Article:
Monsters, Inc. is a 2001 American computer-animated film and the fourth feature-length film produced by Pixar Animation Studios. It was directed by Pete Docter, co-directed by Lee Unkrich and David Silverman, and written by Jack W. Bunting, Jill Culton, Peter Docter, Ralph Eggleston, Dan Gerson, Jeff Pidgeon, Rhett Reese, Jonathan Roberts, and Andrew Stanton. The starring voices are John Goodman and Billy Crystal as monsters who scare children for a living, Mary Gibbs as a little girl who enters the monster world, Steve Buscemi as a rival monster, and James Coburn as a monster businessman.
The film was released to theatres by Walt Disney Pictures in the United States on November 2, 2001, in Australia on December 26, 2001, and in the United Kingdom on February 8, 2002. It was a commercial and critical success, grossing over $525,366,597 worldwide.
A sequel to the film has been announced, scheduled for release on November 2, 2012. Both Goodman and Crystal will return as the voices of the lead monsters.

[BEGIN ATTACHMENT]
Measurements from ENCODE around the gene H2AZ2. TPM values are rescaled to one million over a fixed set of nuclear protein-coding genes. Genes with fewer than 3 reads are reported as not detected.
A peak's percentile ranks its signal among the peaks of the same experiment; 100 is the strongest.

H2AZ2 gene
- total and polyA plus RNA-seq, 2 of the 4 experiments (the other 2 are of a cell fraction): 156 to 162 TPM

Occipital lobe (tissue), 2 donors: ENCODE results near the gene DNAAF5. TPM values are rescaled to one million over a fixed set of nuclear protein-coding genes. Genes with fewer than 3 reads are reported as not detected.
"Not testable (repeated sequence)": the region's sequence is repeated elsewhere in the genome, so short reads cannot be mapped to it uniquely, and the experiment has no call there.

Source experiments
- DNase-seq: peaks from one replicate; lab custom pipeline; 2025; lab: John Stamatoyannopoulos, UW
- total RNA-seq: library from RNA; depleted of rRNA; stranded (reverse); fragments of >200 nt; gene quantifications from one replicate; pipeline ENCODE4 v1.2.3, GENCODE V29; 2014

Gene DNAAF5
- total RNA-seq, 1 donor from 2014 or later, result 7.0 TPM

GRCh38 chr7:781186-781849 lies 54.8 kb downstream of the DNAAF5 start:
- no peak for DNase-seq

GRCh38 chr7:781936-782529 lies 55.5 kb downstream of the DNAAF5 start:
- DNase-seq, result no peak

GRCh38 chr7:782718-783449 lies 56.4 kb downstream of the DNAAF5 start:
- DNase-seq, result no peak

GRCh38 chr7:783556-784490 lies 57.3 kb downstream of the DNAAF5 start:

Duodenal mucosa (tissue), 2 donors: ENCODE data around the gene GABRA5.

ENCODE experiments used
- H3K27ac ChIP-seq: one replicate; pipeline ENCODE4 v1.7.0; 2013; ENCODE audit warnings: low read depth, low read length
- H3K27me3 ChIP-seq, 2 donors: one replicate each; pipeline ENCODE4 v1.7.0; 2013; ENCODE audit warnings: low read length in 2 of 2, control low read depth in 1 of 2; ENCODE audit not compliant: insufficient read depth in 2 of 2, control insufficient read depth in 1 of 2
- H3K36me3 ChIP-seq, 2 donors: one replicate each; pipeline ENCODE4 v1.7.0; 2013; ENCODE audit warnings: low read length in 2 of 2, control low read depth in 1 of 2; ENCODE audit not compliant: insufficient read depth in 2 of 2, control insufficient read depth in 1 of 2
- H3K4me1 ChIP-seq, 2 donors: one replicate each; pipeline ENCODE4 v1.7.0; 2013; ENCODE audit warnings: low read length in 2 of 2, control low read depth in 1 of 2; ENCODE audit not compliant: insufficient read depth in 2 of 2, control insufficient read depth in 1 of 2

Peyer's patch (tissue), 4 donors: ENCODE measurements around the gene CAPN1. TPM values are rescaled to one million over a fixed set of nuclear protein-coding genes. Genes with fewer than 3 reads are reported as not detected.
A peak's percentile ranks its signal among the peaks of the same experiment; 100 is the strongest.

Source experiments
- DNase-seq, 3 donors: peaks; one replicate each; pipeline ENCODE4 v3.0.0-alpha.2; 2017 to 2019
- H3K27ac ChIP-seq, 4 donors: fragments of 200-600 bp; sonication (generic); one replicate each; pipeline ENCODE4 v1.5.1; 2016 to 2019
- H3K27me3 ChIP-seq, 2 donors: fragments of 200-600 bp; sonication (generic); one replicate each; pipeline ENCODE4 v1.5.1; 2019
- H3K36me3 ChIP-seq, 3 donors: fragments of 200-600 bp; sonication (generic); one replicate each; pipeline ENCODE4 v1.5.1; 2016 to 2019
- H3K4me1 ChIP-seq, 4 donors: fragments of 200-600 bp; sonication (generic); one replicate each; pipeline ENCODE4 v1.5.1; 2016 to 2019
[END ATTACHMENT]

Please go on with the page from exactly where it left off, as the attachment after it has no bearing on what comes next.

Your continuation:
Most of the story takes place in Monstropolis, a city of monsters that can be connected to children's bedrooms through their closet doors. When a door is properly activated, it becomes a portal between the monster world and the human world. Monstropolis gets its power supply from Monsters, Inc., a utility company that employs monsters to scare children and extract energy from their screams. The company's best scarer is James "Sulley" Sullivan (Goodman), who has a friend named Michael "Mike" Wazowski (Crystal). Sulley's main rival is Randall Boggs (Buscemi), and the company's CEO is Henry J. Waternoose III (Coburn). The work area where doors are activated is called the "scare floor", and the company has a special training room in which employees practice their scare skills. Monstropolis is in the middle of an energy crisis because children are harder to scare than they used to be.
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